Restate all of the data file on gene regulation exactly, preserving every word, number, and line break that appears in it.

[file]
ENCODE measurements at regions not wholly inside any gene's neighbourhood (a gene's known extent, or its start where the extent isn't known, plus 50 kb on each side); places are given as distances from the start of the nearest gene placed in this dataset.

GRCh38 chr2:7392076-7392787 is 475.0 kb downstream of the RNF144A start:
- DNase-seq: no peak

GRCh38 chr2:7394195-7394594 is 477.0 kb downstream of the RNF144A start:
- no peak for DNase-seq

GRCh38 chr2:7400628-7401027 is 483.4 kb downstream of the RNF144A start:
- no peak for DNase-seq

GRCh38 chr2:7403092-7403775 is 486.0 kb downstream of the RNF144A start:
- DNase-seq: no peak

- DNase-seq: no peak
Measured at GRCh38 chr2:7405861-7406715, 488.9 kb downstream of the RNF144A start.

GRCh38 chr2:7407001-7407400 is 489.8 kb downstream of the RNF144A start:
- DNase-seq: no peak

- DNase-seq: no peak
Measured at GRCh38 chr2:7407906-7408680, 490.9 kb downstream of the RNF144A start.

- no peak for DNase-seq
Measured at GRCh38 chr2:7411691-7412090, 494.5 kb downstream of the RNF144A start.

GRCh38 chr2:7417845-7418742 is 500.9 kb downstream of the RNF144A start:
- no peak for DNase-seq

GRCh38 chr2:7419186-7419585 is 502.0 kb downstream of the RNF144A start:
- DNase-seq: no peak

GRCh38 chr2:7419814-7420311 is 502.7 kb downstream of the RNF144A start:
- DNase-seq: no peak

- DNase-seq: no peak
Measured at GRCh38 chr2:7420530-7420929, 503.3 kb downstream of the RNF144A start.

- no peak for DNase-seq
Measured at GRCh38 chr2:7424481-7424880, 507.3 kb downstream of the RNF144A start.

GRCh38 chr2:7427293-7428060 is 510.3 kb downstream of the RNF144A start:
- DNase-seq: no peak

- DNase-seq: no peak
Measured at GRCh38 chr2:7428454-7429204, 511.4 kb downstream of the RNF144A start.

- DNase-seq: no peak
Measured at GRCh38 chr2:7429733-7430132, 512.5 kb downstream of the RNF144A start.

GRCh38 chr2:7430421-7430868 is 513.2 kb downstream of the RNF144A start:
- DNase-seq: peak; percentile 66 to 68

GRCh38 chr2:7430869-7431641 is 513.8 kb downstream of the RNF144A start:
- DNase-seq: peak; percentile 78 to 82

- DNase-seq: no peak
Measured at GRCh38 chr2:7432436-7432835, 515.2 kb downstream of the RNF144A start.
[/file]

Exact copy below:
ENCODE measurements at regions not wholly inside any gene's neighbourhood (a gene's known extent, or its start where the extent isn't known, plus 50 kb on each side); places are given as distances from the start of the nearest gene placed in this dataset.

GRCh38 chr2:7392076-7392787 is 475.0 kb downstream of the RNF144A start:
- DNase-seq: no peak

GRCh38 chr2:7394195-7394594 is 477.0 kb downstream of the RNF144A start:
- no peak for DNase-seq

GRCh38 chr2:7400628-7401027 is 483.4 kb downstream of the RNF144A start:
- no peak for DNase-seq

GRCh38 chr2:7403092-7403775 is 486.0 kb downstream of the RNF144A start:
- DNase-seq: no peak

- DNase-seq: no peak
Measured at GRCh38 chr2:7405861-7406715, 488.9 kb downstream of the RNF144A start.

GRCh38 chr2:7407001-7407400 is 489.8 kb downstream of the RNF144A start:
- DNase-seq: no peak

- DNase-seq: no peak
Measured at GRCh38 chr2:7407906-7408680, 490.9 kb downstream of the RNF144A start.

- no peak for DNase-seq
Measured at GRCh38 chr2:7411691-7412090, 494.5 kb downstream of the RNF144A start.

GRCh38 chr2:7417845-7418742 is 500.9 kb downstream of the RNF144A start:
- no peak for DNase-seq

GRCh38 chr2:7419186-7419585 is 502.0 kb downstream of the RNF144A start:
- DNase-seq: no peak

GRCh38 chr2:7419814-7420311 is 502.7 kb downstream of the RNF144A start:
- DNase-seq: no peak

- DNase-seq: no peak
Measured at GRCh38 chr2:7420530-7420929, 503.3 kb downstream of the RNF144A start.

- no peak for DNase-seq
Measured at GRCh38 chr2:7424481-7424880, 507.3 kb downstream of the RNF144A start.

GRCh38 chr2:7427293-7428060 is 510.3 kb downstream of the RNF144A start:
- DNase-seq: no peak

- DNase-seq: no peak
Measured at GRCh38 chr2:7428454-7429204, 511.4 kb downstream of the RNF144A start.

- DNase-seq: no peak
Measured at GRCh38 chr2:7429733-7430132, 512.5 kb downstream of the RNF144A start.

GRCh38 chr2:7430421-7430868 is 513.2 kb downstream of the RNF144A start:
- DNase-seq: peak; percentile 66 to 68

GRCh38 chr2:7430869-7431641 is 513.8 kb downstream of the RNF144A start:
- DNase-seq: peak; percentile 78 to 82

- DNase-seq: no peak
Measured at GRCh38 chr2:7432436-7432835, 515.2 kb downstream of the RNF144A start.